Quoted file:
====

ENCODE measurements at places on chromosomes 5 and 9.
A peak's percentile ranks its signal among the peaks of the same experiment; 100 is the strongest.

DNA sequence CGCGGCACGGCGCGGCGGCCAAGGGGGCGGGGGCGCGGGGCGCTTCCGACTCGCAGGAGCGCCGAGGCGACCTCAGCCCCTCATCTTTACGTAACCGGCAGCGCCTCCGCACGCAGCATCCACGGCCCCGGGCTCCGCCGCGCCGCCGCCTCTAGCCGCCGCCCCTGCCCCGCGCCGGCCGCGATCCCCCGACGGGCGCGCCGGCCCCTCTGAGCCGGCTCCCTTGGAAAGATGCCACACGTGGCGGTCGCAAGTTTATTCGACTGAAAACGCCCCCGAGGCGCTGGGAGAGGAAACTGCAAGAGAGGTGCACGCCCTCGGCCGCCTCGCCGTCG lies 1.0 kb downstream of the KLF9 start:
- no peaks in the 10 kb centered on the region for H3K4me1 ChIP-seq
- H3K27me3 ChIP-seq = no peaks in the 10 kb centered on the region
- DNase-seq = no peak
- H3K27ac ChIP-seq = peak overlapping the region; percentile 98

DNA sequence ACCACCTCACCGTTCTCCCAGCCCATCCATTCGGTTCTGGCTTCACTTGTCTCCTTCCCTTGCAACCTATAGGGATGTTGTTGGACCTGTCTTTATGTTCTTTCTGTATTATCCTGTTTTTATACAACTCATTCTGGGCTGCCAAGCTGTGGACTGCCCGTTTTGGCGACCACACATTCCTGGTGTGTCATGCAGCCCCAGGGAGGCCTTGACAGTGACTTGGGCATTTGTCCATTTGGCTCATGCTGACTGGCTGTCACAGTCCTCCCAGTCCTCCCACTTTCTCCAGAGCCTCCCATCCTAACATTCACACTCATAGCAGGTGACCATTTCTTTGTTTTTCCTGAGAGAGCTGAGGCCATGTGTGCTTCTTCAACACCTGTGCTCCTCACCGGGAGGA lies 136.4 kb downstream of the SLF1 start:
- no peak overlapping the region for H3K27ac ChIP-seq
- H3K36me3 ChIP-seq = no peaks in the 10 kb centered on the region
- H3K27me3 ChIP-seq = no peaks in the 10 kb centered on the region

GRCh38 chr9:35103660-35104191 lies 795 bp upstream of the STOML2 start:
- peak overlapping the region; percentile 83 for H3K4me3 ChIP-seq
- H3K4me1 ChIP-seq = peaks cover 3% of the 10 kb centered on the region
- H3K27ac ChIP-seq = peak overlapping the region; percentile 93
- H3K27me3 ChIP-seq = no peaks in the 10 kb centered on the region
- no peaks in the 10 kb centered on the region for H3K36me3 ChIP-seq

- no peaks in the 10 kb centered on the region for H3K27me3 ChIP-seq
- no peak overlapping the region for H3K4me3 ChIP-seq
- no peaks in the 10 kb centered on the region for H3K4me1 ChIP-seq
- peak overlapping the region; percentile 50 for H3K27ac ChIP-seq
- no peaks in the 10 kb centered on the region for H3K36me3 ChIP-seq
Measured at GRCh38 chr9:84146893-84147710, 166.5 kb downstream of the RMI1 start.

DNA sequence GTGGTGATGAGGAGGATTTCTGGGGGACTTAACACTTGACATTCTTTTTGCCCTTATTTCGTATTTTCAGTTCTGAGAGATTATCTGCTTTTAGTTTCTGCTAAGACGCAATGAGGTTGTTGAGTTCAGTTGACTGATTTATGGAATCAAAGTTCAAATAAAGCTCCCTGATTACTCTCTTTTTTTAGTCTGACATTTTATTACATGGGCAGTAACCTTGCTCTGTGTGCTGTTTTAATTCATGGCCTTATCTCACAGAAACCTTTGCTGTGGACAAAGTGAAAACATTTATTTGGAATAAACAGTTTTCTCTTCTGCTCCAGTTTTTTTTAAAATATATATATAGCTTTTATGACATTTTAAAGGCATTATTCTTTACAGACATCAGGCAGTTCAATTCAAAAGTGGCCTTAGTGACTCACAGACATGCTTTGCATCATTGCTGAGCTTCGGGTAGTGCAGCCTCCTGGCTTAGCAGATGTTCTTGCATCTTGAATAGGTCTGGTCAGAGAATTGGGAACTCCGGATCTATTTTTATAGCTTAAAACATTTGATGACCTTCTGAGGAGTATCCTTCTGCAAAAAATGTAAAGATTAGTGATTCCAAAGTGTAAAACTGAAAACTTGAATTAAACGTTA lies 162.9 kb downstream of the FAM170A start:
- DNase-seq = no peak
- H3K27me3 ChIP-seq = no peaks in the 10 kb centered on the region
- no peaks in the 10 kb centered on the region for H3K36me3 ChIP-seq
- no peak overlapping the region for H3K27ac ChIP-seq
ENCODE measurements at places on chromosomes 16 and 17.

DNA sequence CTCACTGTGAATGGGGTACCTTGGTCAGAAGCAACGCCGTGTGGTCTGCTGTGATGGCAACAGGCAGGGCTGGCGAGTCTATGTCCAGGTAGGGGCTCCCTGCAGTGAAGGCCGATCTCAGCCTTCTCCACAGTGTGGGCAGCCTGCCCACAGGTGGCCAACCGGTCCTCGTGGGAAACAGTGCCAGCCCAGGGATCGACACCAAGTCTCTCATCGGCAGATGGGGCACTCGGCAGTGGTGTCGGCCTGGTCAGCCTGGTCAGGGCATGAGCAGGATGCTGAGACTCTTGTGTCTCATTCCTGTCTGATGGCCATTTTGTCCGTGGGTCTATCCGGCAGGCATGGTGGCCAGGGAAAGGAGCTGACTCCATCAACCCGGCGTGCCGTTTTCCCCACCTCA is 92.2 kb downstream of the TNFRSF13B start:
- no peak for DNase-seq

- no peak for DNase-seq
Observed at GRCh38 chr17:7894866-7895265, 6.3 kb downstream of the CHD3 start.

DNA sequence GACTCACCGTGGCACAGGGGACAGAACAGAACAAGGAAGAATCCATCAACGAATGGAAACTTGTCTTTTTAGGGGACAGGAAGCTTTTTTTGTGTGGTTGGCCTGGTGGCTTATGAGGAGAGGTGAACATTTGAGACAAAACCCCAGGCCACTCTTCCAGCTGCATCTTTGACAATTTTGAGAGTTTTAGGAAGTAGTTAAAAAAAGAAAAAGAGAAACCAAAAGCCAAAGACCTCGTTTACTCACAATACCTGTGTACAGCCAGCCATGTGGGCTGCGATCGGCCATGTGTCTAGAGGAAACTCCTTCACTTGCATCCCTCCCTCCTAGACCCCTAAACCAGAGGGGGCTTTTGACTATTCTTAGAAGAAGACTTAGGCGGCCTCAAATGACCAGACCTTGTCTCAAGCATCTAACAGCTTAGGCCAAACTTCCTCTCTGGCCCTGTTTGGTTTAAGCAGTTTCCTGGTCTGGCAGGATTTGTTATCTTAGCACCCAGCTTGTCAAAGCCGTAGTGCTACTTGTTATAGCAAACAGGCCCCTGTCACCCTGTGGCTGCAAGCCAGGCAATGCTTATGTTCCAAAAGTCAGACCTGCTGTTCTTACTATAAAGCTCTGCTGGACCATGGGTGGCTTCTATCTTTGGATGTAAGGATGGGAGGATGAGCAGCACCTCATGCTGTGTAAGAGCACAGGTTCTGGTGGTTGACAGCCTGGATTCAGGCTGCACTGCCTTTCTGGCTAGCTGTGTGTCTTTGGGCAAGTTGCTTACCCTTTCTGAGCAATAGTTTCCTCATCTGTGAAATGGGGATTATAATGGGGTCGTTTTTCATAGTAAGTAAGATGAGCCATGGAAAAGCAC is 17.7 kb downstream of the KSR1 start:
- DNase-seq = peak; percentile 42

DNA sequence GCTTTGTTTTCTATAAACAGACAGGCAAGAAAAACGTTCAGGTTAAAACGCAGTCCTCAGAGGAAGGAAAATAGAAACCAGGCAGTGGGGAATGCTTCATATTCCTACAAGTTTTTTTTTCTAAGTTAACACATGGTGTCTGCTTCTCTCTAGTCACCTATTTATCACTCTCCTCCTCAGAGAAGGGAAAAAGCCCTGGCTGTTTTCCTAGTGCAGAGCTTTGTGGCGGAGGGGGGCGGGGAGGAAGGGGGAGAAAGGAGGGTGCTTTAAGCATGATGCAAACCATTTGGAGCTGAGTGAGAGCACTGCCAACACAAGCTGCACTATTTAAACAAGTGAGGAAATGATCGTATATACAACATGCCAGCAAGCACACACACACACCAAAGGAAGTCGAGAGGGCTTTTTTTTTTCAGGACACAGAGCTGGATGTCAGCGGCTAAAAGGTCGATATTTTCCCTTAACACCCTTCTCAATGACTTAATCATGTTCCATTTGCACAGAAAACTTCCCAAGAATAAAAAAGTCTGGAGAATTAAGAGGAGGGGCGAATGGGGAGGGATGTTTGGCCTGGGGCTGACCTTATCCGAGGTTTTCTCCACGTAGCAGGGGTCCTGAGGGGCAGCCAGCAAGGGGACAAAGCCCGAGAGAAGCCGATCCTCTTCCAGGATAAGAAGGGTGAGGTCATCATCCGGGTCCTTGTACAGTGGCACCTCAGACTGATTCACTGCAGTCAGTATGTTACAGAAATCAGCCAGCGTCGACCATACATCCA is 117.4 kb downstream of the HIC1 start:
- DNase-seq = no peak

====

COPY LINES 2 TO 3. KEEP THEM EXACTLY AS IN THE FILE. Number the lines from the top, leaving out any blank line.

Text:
A peak's percentile ranks its signal among the peaks of the same experiment; 100 is the strongest.

DNA sequence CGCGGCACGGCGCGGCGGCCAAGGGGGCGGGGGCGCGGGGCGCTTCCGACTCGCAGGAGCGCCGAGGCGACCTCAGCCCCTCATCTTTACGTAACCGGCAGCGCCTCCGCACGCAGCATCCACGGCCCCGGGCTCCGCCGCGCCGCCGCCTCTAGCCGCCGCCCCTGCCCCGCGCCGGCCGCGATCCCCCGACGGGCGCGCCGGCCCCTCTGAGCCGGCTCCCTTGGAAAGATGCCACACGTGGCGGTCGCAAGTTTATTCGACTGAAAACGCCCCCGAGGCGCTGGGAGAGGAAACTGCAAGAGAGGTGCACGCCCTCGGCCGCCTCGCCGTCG lies 1.0 kb downstream of the KLF9 start: